During the three-week course, the participants learned about (1) the current situation and the botanical and agroecological value chain of cocoa, (2) cocoa genetics and propagation, (3) the design and establishment of improved cocoa agroforestry systems, (4) applied cocoa research in agroforestry systems, (5) farm management and cocoa marketing, and (6) handling, post-harvest and certification.

"In this fourth edition, we were concerned that the young people should have access to more diverse information about the sector, not only about field practice but also about the value of cocoa worldwide, to give them more perspectives on the business model,"

Lourdes Zamora Project coordinador of Rikolto in Honduras

Another highlight for Nayeli was to share with other young people from Central America, to get to know how they feel about the crop.

"When they talked about agroforestry systems, for example, I heard them express themselves as if they were talking about a beautiful garden".

A future-proof value chain means involving young farmers

Rikolto has been collaborating with Colruyt in the development of different value chains, applying inclusive business models around the world.

The common goal is to learn more about establishing value chains with long-term perspectives, sharing risks and generating value for everyone in the chain. And to nobody's surprise, creating opportunities and support for young people is the key to moving these changes forward!

"When we started the project in Nicaragua with ‘La Campesina’, for example, there were few young people interested in cocoa. It is a crop that takes four years to generate income, which is not attractive to young people. At the beginning of the contract, the cocoa came from farmers between 35 and 55 years old, and by the end of the project we were able to achieve close to 100 per cent cocoa from young producers," says Karen Janssen, sustainability manager of the Colruyt Group.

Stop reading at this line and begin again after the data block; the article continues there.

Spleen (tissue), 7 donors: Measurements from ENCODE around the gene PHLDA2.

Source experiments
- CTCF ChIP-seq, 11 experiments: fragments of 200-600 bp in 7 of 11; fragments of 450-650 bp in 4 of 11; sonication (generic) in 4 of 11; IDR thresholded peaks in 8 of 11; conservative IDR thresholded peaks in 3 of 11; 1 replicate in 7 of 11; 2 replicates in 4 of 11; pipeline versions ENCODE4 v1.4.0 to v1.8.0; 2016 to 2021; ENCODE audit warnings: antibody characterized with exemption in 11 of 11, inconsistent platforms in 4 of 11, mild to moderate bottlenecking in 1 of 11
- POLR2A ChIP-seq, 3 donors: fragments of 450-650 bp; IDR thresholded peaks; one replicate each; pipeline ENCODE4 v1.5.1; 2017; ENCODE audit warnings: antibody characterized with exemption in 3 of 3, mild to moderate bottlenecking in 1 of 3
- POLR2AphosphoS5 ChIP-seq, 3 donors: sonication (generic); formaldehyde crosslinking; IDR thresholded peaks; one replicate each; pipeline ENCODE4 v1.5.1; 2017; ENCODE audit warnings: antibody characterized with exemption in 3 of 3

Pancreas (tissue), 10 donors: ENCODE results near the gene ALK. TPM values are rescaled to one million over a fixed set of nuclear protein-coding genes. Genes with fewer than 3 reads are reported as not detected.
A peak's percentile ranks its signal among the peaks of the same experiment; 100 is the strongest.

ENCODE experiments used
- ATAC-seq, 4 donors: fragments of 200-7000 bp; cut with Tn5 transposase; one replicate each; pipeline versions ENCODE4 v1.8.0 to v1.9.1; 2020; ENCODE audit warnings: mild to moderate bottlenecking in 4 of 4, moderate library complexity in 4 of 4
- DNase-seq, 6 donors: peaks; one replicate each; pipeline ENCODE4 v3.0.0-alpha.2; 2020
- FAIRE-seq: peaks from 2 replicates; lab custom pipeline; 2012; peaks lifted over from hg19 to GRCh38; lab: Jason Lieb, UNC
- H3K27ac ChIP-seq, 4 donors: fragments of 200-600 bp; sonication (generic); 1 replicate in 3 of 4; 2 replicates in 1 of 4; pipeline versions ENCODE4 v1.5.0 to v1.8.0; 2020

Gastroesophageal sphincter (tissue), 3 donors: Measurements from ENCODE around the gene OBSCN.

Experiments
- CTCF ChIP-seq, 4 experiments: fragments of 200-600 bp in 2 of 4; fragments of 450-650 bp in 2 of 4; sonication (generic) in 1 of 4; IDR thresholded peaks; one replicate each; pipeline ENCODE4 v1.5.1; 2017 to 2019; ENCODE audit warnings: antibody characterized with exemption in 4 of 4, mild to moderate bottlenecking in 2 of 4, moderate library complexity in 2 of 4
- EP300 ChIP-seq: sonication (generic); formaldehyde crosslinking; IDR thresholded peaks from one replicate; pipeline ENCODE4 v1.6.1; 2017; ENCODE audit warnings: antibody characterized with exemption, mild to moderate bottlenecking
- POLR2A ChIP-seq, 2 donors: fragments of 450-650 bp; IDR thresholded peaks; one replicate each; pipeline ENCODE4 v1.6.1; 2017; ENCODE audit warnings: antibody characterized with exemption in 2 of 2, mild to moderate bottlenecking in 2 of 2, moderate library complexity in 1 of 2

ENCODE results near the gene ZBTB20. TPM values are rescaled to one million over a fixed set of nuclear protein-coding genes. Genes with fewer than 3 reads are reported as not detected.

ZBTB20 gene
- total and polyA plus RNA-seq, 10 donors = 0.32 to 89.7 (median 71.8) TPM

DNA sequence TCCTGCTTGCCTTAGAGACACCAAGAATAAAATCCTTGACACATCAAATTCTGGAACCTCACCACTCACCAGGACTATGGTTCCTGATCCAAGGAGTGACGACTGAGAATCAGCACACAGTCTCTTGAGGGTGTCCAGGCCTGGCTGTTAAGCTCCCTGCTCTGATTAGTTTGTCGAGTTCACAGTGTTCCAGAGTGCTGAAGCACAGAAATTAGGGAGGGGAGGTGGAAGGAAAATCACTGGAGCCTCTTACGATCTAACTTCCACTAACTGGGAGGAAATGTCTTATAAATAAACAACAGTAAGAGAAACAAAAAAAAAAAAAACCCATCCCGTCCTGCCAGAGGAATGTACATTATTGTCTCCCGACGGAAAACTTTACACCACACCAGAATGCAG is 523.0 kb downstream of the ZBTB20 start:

It is not easy to increase the number of young people cultivating cocoa, it is necessary to work together with the farmer organisation to improve the environment for the young people. Also, to provide the tools for them so that cocoa production can be profitable and sustainable.

Rikolto is doing this through projects integrating young people into the management of the cooperative, exploring with them the needed changes in mindset and governance of the cooperative, among other organisation-building activities.

And a supply chain where everyone knows each other is stronger

"In times of crisis, for example, when demand is high and food supply is low, there is a greater capacity to solve problems, and ultimately to resolve crises and make a better deal for everyone,"
Karen Janssen Sustainability manager of the Colruyt Group.

According to Karen Janssen, there are two ways in which companies can benefit from establishing an inclusive business.

First, sustainability barometers show that consumers in Belgium are increasingly considering the purchase of their products from a holistic point of view. That is to say, they are environmentally sustainable and socially responsible.

The second aspect that Karen mentions, considering the Covid-19 crisis, is that as long as the actors in the value chain know each other and there is more trust between them, the value chain becomes more resilient.

Last year Rikolto launched a project together with Colruyt in Ivory Coast that aimed at creating decent, fulfilling jobs and business opportunities for young people and women in the cocoa value chain in the cocoa-producing communities in the San-Pedro region.

Soon we will be hearing more experiences like Nayeli's, in the search for more learning to make more sustainable, resilient and inclusive value chains a reality.

Find out more about our partnership with Colruyt Group for more inclusive value chains